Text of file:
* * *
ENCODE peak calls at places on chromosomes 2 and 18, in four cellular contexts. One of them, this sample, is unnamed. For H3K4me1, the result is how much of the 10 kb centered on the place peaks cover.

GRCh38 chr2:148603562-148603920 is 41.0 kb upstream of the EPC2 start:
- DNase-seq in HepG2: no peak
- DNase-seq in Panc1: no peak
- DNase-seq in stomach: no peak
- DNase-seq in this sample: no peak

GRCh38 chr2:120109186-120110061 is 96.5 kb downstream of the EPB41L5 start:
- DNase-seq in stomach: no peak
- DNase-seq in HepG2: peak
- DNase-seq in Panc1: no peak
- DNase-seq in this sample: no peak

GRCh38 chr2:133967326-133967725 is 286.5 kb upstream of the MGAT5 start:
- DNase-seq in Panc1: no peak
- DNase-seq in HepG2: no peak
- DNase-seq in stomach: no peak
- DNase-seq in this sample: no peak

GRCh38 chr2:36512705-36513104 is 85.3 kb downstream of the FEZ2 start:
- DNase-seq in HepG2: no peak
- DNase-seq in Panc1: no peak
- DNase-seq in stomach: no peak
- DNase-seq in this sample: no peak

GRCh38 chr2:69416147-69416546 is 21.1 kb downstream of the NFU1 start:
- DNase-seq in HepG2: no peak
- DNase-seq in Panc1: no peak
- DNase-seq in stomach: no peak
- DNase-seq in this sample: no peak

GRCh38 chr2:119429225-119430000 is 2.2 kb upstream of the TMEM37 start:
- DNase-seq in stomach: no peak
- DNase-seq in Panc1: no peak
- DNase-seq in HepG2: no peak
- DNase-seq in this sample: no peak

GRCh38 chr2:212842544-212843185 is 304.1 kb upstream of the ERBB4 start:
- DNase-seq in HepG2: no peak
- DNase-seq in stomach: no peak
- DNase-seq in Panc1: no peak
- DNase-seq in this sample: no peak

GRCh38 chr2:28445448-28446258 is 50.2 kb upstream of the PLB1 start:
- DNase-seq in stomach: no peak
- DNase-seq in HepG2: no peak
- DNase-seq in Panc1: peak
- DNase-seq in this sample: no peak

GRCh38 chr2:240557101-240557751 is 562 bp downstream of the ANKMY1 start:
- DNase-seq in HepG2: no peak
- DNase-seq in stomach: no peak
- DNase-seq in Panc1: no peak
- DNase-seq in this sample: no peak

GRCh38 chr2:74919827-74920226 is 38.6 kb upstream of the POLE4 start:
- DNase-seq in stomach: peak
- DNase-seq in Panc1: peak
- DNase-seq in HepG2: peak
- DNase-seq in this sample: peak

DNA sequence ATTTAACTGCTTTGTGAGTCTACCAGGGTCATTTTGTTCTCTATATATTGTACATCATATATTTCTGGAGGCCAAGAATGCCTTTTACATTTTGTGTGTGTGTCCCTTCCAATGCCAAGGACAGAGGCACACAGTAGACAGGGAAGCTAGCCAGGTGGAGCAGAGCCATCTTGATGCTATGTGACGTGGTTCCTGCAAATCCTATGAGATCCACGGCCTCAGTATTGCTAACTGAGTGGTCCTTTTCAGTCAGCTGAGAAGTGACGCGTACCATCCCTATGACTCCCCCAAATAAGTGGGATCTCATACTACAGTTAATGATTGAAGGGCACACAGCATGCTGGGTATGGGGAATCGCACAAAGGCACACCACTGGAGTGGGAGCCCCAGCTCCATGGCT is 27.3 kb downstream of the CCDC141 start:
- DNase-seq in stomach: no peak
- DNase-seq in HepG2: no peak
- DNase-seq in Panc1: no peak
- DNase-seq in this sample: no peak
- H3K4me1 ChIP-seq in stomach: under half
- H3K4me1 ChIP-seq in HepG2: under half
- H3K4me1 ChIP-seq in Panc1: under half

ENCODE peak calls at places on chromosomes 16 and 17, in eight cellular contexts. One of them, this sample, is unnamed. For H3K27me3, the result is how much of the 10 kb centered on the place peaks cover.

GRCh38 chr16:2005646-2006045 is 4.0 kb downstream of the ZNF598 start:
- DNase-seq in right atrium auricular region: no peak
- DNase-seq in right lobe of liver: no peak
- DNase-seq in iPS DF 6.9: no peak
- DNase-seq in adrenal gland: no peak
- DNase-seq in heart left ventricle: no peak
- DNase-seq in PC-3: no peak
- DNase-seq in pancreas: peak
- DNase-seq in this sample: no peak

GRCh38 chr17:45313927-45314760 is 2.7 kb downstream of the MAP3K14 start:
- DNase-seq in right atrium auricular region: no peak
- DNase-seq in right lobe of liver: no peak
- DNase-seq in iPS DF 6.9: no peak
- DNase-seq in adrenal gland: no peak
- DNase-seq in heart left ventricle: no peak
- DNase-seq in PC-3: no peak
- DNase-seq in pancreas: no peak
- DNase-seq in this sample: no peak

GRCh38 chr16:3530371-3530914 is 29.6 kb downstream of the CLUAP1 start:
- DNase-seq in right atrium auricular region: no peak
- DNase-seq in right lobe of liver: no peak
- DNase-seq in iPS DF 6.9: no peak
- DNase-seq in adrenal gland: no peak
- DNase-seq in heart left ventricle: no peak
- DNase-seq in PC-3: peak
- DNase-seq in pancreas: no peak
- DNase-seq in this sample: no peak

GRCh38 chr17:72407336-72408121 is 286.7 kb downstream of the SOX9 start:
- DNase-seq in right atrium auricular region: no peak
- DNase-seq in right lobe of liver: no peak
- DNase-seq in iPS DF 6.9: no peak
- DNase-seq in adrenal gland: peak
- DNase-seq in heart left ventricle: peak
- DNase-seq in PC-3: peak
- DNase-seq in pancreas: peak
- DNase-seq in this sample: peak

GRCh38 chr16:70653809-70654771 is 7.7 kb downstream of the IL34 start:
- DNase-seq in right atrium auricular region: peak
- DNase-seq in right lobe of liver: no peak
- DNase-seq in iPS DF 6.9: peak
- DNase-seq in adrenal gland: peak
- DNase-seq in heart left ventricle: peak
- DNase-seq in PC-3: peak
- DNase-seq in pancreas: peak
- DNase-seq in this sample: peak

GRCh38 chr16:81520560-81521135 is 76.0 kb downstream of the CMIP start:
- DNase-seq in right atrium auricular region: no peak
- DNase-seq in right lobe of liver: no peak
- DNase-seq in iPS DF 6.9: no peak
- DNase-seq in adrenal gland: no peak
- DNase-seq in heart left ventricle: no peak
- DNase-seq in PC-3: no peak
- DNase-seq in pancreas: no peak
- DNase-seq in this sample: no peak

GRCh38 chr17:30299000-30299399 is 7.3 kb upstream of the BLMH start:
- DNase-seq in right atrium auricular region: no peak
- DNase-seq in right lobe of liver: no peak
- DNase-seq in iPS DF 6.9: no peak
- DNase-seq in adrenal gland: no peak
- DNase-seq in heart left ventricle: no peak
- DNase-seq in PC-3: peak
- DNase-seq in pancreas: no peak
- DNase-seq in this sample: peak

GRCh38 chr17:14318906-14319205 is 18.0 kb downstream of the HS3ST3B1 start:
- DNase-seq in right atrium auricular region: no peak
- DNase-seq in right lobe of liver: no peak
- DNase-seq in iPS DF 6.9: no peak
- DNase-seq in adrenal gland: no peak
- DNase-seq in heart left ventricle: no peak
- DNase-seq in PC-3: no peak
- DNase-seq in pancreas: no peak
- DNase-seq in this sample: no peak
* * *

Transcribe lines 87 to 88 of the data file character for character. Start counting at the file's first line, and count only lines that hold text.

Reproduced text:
- DNase-seq in this sample: no peak

GRCh38 chr17:72407336-72408121 is 286.7 kb downstream of the SOX9 start: